Eric Weinstein 1:12 And I've noticed a pattern with you, which is that you take great delight in talking about the things that many of us do sort of, naturally or unconsciously, and might be very uncomfortable to promote to full consciousness, so that you can use your metacognitive facility to interrogate and dissect what is going on many, many different levels, some of them philosophy, philosophical, some of them rooted in biology. Some of them may be with allusions to literature. When you and I met, were you aware of what you were going through in real time, or did it come to you later, that this was going to be grist for an article

Agnes Callard 2:00 Totally later I was my mind was completely another article I was working on

Eric Weinstein 2:03 was you weren't concentrating when we were when we were meeting? Our meeting?

Agnes Callard 2:08 No, not really. I mean, I mean, I think that a lot of the time. You know, I feel like um, a lot of the thinking that I do is like unpacking thinking I did earlier but wasn't realizing I was doing or something like that. So like

Eric Weinstein 2:25 tarred with the language when you have to say, I and you're actually realizing that you have so many different processes. Right? Yeah. Okay, keep going.

Agnes Callard 2:32 Um, but I guess maybe one common thread. I do like to, yeah, maybe I have a kind of affinity towards like the provocative or something, but maybe at a, at a deeper level. I think that there's just like, when we talk about ourselves, when we think about our lives, there are all these sort of cracks in the facade of like, who we take ourselves to be and how we represent ourselves and but the thing is that like, we've kind have convinced ourselves that the cracks are parts of the design because we've been looking at them for so long, right? Like, what a pretty pattern. And I just want to split those cracks open and be like, Look, there's something incoherent in the way that we think about ourselves. And we've covered that incoherence over with certain kind of language. And just a lot of the time, those cracks are to be found exactly in the places that you would call maybe provocative or something like that. But sometimes they're not. And I'm interested in them in those places, too. It's just other people who are not philosophers are less interested in those cracks, right. So I wrote my dissertation on weakness of will, where I think that there's something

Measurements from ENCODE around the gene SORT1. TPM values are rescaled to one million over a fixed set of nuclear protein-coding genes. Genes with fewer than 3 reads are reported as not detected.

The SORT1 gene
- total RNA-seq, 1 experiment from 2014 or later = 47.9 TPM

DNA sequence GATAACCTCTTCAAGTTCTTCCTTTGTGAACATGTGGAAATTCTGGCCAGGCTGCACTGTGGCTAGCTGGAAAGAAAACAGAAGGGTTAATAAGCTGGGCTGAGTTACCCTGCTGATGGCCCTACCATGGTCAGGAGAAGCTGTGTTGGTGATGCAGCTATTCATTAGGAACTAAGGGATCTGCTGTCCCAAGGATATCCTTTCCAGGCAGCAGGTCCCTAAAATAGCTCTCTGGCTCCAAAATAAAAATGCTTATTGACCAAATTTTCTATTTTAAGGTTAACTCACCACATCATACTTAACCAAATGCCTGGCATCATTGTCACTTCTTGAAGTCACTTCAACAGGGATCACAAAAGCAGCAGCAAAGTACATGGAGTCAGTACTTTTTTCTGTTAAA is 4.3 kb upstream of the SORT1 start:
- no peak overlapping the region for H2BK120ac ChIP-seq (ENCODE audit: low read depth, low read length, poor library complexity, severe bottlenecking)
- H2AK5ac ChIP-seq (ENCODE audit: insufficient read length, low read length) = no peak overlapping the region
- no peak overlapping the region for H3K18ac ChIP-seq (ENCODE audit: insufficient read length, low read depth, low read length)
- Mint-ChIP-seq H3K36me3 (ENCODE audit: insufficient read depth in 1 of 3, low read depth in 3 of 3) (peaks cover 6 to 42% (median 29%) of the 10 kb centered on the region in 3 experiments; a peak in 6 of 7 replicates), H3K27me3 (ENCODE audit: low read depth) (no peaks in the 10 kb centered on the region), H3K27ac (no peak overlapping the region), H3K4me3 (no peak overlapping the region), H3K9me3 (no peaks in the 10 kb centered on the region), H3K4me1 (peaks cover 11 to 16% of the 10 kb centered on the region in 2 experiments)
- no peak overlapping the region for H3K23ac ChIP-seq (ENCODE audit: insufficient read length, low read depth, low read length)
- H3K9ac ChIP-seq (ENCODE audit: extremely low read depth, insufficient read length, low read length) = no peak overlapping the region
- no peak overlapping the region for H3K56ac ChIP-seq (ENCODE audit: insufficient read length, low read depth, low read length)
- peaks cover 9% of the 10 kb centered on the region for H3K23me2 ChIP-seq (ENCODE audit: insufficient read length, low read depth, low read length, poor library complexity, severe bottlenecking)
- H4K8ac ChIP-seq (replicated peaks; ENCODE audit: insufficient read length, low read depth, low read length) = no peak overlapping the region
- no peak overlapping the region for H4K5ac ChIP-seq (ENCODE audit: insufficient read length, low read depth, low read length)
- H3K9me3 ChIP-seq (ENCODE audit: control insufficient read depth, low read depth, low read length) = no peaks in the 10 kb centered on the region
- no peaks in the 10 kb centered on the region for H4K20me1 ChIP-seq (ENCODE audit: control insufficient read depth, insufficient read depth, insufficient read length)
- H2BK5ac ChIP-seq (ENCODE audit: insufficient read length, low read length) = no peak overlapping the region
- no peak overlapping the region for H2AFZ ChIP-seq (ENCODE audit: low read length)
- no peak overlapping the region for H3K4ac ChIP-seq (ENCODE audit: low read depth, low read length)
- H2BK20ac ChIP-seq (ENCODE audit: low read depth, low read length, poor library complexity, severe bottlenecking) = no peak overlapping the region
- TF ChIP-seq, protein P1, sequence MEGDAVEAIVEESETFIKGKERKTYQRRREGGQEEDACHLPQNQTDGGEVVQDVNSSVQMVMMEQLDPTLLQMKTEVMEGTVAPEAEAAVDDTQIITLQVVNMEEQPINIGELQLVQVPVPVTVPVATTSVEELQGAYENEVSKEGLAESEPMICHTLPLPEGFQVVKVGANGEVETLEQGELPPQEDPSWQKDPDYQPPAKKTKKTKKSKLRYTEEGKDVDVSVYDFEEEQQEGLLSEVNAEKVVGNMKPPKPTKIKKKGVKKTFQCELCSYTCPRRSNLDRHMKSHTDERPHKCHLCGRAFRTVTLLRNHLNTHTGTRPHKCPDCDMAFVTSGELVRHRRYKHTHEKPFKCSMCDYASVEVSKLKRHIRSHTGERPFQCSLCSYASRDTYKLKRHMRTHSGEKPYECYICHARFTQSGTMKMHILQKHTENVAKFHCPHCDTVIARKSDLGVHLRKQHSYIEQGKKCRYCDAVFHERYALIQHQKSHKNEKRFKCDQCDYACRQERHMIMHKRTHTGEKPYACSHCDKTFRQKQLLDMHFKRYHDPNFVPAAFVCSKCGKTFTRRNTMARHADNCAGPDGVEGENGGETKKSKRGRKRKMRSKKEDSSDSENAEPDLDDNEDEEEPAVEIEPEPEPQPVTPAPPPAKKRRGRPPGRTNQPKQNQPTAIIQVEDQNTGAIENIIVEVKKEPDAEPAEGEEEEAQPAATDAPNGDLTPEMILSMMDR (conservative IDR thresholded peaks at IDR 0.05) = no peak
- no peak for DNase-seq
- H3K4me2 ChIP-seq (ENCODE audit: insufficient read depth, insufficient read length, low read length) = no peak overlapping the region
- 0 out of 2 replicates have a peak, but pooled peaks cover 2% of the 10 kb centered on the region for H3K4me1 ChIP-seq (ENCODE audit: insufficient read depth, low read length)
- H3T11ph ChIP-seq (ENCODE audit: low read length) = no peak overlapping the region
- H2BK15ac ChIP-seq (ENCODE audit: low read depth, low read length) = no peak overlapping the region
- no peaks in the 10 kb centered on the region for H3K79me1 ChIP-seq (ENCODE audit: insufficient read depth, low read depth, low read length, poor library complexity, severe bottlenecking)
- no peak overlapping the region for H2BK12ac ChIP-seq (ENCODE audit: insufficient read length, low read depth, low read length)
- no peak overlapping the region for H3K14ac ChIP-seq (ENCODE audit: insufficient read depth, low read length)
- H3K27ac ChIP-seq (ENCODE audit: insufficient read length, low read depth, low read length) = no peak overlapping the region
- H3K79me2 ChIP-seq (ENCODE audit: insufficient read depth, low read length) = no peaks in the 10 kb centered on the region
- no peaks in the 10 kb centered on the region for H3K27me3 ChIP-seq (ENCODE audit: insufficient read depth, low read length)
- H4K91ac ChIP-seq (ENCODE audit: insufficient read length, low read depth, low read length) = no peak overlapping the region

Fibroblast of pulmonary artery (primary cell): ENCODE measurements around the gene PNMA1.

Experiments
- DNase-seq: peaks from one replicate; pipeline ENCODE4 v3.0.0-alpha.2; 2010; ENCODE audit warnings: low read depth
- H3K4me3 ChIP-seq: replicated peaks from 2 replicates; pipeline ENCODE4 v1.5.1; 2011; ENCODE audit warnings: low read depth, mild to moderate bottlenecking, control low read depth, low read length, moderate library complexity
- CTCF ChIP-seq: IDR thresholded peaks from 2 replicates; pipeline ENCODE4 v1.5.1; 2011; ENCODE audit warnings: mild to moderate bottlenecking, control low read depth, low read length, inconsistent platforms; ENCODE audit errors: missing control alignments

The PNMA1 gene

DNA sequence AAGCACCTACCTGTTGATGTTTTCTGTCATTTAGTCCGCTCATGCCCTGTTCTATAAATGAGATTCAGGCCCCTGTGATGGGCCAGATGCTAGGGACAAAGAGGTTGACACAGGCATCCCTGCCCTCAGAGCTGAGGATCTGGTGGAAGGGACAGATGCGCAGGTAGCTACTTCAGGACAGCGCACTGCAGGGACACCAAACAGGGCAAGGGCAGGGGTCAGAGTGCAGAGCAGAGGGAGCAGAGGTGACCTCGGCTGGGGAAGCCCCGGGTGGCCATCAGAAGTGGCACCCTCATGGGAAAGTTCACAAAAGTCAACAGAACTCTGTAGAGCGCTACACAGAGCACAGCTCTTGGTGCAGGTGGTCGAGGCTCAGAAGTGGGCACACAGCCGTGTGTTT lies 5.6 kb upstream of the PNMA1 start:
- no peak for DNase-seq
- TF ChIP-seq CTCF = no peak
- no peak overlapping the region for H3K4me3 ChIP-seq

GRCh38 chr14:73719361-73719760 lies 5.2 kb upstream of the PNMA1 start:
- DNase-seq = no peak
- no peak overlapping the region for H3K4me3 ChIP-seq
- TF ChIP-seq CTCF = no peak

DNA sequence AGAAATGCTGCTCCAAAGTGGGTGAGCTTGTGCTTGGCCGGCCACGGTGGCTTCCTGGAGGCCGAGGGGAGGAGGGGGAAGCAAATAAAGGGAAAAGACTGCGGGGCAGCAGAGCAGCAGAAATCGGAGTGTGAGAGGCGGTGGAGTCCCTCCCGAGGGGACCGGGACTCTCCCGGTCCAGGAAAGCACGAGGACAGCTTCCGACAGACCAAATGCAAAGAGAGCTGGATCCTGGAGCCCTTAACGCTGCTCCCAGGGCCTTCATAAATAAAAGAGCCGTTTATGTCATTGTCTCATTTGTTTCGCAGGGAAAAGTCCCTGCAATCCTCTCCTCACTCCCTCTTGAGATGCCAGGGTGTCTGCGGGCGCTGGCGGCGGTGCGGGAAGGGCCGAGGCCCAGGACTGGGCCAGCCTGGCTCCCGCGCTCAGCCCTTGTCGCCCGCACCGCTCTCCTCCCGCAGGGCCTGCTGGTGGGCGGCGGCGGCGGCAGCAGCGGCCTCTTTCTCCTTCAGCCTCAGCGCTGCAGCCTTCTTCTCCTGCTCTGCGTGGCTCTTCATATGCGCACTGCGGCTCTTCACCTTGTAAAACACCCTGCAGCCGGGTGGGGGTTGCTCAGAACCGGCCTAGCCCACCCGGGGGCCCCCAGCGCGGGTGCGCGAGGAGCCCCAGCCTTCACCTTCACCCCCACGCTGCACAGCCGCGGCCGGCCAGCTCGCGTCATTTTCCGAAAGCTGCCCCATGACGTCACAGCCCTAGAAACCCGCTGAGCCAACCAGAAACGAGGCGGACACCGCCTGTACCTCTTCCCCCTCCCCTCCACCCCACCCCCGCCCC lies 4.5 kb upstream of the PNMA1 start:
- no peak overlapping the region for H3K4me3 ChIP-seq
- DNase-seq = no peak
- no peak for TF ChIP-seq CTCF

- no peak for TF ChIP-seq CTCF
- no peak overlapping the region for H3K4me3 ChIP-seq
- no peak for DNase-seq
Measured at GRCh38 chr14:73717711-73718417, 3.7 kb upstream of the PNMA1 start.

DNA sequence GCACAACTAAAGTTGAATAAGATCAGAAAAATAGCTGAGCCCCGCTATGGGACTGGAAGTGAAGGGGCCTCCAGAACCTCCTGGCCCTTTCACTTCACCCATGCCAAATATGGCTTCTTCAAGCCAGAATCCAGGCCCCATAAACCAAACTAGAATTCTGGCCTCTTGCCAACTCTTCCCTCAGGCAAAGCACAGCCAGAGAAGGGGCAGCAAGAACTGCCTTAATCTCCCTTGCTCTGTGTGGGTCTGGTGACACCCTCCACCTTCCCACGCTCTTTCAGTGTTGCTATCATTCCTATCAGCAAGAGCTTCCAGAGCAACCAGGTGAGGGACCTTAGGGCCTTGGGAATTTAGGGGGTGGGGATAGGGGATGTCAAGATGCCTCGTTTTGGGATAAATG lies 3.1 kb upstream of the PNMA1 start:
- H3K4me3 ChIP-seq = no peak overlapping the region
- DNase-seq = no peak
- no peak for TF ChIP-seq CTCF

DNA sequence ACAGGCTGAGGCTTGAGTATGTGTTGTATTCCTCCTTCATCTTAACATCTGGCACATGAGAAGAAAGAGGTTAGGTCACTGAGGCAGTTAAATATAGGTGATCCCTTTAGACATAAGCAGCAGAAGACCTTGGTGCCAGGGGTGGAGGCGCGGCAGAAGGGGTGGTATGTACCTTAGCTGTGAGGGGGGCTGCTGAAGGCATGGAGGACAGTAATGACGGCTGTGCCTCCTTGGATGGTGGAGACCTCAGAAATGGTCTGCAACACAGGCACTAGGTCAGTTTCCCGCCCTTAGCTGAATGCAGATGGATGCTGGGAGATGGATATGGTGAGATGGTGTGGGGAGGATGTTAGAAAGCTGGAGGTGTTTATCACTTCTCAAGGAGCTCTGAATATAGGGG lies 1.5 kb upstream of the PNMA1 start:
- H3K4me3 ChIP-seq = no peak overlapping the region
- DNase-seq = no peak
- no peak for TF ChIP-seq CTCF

Eric Weinstein 3:34 this will like Ulysses lashing himself to the mass.

Agnes Callard 3:38 Well, that would be a case of strength of well, right. But yes, he's responding to the prospect to the possibility of weakness. So he's

Eric Weinstein 3:43 using his agency ahead of time with a strong will, so that he can actually go through an adaptive valley of weak will that he anticipates correctly.